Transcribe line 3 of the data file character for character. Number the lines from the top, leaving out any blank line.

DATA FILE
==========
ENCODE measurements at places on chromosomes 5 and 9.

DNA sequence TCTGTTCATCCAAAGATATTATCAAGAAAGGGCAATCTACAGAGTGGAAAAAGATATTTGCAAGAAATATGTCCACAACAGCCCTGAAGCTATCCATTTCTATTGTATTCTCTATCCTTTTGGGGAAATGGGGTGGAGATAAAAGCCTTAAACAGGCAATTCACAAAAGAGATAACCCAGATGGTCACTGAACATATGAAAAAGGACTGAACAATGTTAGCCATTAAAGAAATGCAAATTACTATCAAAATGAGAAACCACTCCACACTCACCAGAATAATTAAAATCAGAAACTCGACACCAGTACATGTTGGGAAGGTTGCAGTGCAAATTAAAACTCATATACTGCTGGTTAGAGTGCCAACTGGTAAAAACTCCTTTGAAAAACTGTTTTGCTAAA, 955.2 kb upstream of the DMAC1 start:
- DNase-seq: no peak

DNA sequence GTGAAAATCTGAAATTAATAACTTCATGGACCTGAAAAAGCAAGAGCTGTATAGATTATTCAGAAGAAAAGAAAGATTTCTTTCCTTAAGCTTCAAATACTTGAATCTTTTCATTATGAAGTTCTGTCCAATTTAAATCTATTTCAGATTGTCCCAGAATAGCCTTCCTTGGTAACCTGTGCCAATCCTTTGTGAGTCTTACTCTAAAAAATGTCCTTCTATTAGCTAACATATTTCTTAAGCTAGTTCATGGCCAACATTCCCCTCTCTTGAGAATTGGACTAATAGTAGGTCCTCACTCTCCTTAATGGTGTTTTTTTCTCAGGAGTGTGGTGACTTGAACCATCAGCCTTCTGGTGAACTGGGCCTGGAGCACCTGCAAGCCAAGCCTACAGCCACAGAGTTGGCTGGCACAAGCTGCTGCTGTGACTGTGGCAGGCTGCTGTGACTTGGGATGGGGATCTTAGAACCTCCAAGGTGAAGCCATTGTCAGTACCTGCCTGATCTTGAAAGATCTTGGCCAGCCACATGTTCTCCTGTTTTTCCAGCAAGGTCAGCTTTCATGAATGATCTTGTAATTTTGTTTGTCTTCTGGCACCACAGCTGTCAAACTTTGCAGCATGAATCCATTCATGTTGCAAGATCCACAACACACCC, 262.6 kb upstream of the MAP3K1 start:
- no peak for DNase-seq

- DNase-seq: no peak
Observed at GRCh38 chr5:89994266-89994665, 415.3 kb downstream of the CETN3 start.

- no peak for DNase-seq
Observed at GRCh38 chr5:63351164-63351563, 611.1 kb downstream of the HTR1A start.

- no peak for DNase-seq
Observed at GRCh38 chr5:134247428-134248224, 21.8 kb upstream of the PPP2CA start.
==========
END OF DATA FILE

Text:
- DNase-seq: no peak